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Author Topic: namecoin are low, why?  (Read 4580 times)
BitcoinPorn
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November 13, 2011, 05:46:32 AM
 #41

I actually kind of wish Namecoin was just go away as far as being something traded.  I like my digital currencies to have only one purpose.   A neat idea, should just go the way of Ripple or whatever.  Where it has some kind of user base, but not enough to do anything.

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November 13, 2011, 05:15:19 PM
 #42

I actually kind of wish Namecoin was just go away as far as being something traded.  I like my digital currencies to have only one purpose.   A neat idea, should just go the way of Ripple or whatever.  Where it has some kind of user base, but not enough to do anything.

I don't understand what you hate about ripple or namecoin.
Although not as much as LETS, Ripple is kind of local, so if you don't get the people around you to use it, you can't use it.
I'm currently trying to use ripple in my town through villages.cc, but I guess it will take time until enough people want to use it.
It seems hard to start like LETS.
For namecoin, I guess you would prefer a domain chain with no currency where the miners mine for fees paid in bitcoin. That's possible.
Namecoin can always be forked for that, it was just easier and more efficient to do it this way.
But why is so important not to create a new currency with a chain service?
The reason why no services are built in bitcoin is to avoid to store all that data within the blockchain. I think having each service in a different chain (with merged mining) is better for everyone. This way users can download only the chains they need.
But I don't understand what is so bad about a chain with a service using its own currency to pay its miners.
Instead of buying domains directly with bitcoins you can buy namecoins with bitcoins and then domains with namecoins. Not a big difference.

2 different forms of free-money: Freicoin (free of basic interest because it's perishable), Mutual credit (no interest because it's abundant)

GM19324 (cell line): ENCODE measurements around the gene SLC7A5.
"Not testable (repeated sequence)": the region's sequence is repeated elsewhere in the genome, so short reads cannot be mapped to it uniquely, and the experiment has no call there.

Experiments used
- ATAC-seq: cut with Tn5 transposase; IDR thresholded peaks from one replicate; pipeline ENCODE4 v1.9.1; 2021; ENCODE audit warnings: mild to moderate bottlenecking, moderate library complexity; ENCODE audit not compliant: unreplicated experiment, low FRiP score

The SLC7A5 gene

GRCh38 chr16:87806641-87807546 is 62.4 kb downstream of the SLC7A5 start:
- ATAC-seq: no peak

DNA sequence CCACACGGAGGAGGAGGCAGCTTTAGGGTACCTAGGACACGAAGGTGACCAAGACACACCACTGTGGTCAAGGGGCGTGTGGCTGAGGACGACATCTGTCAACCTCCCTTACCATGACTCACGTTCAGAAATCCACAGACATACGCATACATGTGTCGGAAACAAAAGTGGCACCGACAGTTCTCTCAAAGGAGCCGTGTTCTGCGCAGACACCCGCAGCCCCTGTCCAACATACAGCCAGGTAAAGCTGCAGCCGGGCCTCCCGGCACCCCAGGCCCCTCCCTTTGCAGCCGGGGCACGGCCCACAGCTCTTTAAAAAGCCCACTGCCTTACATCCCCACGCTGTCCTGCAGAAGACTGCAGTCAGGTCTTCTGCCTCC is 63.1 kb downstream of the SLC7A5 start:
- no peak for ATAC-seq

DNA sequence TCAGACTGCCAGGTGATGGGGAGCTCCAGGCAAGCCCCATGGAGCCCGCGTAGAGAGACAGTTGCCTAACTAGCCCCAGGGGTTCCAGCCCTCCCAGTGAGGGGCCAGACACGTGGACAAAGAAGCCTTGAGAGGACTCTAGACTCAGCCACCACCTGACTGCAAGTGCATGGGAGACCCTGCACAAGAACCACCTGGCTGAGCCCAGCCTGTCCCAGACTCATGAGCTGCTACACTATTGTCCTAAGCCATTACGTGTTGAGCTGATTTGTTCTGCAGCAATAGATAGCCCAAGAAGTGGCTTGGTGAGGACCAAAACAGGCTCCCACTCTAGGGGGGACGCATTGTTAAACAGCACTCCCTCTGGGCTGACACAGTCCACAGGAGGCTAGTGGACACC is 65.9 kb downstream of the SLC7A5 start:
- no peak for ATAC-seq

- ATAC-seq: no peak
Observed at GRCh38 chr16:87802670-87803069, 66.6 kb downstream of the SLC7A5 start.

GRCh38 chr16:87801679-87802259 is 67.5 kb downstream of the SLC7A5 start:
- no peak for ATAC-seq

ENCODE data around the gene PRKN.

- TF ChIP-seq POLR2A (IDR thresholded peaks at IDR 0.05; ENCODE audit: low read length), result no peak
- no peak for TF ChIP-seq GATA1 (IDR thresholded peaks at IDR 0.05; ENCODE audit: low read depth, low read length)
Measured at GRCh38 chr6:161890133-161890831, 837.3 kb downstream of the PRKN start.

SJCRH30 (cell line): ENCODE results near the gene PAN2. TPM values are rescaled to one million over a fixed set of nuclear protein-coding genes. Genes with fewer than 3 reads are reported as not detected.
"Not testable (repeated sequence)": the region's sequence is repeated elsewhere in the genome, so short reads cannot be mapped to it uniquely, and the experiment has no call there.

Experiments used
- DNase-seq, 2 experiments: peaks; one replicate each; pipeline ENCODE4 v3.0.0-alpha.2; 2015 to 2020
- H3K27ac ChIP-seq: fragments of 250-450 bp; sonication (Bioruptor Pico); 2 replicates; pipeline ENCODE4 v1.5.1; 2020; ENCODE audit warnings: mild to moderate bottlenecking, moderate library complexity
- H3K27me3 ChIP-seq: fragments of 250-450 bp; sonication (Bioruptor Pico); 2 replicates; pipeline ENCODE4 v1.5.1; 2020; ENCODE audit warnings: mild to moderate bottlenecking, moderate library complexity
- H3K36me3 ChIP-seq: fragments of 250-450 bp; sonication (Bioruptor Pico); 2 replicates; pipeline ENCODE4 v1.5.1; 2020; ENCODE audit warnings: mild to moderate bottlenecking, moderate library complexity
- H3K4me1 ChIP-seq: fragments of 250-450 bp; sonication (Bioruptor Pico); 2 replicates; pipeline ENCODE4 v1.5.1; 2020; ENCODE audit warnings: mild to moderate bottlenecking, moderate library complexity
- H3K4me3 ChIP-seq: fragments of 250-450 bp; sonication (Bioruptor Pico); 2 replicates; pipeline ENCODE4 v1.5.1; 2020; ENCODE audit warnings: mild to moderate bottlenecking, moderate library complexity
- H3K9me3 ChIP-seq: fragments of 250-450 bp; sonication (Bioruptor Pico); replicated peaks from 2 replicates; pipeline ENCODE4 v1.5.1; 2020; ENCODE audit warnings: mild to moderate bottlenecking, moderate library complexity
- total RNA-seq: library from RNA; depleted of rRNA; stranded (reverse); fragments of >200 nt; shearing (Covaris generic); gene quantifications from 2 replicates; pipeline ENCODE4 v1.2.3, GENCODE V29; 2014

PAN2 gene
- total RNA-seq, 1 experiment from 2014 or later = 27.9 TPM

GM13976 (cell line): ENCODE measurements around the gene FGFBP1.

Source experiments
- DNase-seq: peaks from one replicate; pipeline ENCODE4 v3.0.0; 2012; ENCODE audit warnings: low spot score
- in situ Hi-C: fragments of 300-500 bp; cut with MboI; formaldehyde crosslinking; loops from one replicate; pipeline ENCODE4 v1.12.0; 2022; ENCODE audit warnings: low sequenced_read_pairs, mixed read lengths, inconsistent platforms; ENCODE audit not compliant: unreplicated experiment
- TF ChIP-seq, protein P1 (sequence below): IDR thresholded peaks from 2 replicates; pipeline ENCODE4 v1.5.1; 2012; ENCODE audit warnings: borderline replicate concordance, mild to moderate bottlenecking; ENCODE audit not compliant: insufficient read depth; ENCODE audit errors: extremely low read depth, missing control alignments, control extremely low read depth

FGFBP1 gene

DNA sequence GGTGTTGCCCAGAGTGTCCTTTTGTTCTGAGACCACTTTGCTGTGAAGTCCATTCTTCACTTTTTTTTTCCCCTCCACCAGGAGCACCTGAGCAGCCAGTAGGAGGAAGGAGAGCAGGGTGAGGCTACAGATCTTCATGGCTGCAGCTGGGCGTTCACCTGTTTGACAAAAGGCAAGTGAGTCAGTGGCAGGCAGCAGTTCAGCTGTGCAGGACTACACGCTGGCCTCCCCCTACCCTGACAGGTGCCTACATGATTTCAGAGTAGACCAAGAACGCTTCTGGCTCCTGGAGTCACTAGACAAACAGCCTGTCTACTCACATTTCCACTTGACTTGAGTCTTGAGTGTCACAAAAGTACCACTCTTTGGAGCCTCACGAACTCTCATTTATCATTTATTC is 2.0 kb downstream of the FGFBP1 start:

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November 18, 2011, 07:54:40 AM
 #43

namecoin is high
actually the first place compared with solidcoin, litecoin and more
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November 20, 2011, 06:21:06 AM
 #44

I actually kind of wish Namecoin was just go away as far as being something traded.  I like my digital currencies to have only one purpose.   A neat idea, should just go the way of Ripple or whatever.  Where it has some kind of user base, but not enough to do anything.

NMC must be traded though, in order to serve its eventual purpose.  In an ideal world, NMC hits an adoption rate and people buy the NMC to register their domain, rather than setting up graphic card miners and waiting until they mine enough NMC to register a domain.  So it MUST have an exchange for those people that don't want to mine the NMC themselves.  Of course, right now its essentially just another altcoin, lots of trading/speculative value, no mainstream use (although NMC is more useful than any altcoin at the moment).

namecoin is high
actually the first place compared with solidcoin, litecoin and more

Until just recently, NMC exchanges were very low (0.005-0.006), but a few big buyers got the price to triple.  Of course, the difficulty is also about to triple compared to what it was not long ago, due to more merged mining adoption (BTC Guild added about 50% more hashpower to the network).

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November 21, 2011, 08:06:10 PM
 #45

In order for NMC to be valuable, it must be useful for its intended purpose: domain name registry.